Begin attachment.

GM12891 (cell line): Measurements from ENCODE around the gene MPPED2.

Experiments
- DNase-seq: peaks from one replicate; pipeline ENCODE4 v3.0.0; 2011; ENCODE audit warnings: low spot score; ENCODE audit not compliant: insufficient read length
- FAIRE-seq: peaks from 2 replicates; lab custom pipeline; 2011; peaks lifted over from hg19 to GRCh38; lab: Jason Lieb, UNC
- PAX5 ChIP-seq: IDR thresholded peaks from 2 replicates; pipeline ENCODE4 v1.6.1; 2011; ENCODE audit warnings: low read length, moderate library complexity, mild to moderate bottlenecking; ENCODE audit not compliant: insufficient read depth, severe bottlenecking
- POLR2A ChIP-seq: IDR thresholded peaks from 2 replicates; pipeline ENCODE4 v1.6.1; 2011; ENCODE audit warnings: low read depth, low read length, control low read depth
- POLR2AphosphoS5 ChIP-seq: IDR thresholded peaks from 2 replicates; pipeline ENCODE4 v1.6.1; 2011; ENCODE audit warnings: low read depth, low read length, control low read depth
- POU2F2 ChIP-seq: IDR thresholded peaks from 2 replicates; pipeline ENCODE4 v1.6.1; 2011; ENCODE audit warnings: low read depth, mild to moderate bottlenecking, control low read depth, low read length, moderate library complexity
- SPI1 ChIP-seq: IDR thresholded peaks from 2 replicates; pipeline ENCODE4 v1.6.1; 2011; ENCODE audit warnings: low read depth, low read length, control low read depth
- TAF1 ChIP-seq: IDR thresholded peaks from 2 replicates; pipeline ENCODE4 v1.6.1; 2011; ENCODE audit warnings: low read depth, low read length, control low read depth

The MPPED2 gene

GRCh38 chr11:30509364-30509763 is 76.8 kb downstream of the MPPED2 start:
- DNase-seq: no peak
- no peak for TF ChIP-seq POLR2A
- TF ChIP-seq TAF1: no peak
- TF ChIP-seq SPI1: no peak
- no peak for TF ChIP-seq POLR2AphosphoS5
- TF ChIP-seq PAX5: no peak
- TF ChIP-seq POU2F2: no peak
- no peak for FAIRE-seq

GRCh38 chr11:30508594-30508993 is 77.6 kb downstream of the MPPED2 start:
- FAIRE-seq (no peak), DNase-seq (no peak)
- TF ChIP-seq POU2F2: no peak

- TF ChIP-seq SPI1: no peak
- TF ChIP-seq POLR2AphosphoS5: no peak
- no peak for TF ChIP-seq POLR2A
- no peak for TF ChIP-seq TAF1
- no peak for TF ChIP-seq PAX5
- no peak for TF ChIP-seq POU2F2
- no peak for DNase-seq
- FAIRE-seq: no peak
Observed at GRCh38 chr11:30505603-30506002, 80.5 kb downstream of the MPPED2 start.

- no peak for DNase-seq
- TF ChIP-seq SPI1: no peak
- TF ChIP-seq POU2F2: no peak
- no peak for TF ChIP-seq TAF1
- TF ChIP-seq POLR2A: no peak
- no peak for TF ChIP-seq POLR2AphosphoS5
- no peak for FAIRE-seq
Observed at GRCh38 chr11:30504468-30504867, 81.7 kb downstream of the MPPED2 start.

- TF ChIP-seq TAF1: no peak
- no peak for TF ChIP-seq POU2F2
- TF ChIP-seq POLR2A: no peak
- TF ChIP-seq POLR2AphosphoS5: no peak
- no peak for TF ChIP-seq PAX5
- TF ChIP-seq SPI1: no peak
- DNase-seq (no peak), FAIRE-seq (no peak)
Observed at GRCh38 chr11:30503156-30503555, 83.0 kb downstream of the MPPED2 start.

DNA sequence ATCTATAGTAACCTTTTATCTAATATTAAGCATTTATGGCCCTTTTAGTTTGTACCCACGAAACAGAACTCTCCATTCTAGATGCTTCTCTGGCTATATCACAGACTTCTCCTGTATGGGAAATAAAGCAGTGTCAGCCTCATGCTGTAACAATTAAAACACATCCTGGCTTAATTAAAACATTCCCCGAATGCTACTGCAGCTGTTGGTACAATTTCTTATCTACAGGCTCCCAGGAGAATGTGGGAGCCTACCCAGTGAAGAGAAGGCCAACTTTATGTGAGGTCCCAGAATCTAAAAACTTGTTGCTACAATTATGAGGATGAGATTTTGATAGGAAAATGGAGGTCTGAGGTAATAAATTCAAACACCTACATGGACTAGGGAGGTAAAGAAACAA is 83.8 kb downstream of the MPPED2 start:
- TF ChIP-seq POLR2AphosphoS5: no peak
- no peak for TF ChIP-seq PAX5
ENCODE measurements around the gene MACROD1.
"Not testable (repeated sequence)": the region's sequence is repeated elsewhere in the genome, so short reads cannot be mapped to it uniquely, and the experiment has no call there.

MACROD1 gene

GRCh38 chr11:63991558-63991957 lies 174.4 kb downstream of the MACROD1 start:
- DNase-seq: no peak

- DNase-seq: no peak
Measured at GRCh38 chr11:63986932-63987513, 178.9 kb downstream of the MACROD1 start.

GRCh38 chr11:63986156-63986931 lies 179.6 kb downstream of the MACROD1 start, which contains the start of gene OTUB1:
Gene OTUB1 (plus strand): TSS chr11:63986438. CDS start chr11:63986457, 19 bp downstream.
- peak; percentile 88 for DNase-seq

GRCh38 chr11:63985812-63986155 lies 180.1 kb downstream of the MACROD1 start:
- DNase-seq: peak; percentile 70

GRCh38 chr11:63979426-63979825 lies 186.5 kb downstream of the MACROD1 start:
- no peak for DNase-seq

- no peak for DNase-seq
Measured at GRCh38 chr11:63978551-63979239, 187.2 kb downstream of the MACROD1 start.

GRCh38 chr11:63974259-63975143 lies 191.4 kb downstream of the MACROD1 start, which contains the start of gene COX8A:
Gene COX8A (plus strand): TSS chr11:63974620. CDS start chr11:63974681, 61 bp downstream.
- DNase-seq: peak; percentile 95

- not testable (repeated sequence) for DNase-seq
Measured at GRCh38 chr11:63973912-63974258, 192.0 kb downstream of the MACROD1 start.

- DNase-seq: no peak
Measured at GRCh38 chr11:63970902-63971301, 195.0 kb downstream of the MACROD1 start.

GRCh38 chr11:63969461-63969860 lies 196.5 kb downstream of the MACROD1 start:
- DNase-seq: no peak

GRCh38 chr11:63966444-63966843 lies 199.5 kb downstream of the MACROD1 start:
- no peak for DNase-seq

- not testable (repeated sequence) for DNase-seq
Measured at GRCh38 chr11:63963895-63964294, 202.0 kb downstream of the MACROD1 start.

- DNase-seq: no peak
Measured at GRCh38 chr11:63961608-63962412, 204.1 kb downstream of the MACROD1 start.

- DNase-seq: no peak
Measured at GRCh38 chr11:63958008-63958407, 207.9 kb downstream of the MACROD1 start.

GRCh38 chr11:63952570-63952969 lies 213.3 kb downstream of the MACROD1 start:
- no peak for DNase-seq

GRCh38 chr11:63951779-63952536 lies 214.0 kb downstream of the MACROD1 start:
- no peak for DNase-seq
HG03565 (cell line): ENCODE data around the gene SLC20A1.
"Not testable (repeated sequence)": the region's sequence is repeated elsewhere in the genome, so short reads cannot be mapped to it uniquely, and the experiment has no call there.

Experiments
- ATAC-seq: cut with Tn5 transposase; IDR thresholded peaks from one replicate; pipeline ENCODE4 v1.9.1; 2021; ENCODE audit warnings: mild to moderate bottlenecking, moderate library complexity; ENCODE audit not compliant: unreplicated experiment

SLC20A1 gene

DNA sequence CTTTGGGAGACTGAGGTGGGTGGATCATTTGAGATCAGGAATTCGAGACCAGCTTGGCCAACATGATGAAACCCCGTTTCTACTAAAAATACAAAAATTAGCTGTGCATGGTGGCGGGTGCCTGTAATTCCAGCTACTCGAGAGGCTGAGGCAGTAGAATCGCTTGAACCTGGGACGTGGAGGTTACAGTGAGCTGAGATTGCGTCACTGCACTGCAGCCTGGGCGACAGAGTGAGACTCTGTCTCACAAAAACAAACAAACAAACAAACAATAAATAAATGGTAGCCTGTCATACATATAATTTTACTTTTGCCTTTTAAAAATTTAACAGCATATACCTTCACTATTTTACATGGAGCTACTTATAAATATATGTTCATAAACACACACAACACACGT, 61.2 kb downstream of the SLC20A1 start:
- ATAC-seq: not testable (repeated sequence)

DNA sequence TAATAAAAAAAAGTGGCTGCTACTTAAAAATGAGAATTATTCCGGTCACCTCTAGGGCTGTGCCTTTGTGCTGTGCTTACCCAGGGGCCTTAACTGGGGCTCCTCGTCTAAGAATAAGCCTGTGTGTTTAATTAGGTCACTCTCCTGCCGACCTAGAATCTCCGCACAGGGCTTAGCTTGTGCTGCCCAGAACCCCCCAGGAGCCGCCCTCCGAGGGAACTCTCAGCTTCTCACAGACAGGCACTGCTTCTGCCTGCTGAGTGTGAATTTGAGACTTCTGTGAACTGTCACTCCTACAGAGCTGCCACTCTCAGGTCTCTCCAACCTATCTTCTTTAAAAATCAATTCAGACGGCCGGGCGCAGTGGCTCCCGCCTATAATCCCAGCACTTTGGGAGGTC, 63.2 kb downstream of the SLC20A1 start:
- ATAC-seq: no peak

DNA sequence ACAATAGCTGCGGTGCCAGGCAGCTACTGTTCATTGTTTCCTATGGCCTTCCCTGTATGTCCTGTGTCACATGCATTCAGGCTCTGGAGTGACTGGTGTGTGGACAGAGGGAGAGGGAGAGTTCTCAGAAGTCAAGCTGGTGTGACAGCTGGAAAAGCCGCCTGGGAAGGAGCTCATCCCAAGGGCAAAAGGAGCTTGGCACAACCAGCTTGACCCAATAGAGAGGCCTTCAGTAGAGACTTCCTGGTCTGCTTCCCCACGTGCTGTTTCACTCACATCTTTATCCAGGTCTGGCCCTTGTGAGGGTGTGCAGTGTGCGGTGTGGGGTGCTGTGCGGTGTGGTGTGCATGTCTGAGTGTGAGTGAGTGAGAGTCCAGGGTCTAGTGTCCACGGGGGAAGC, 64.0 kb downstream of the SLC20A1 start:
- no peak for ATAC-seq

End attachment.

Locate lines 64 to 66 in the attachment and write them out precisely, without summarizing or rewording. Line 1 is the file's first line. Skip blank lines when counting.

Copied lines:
GRCh38 chr11:63979426-63979825 lies 186.5 kb downstream of the MACROD1 start:
- no peak for DNase-seq

- no peak for DNase-seq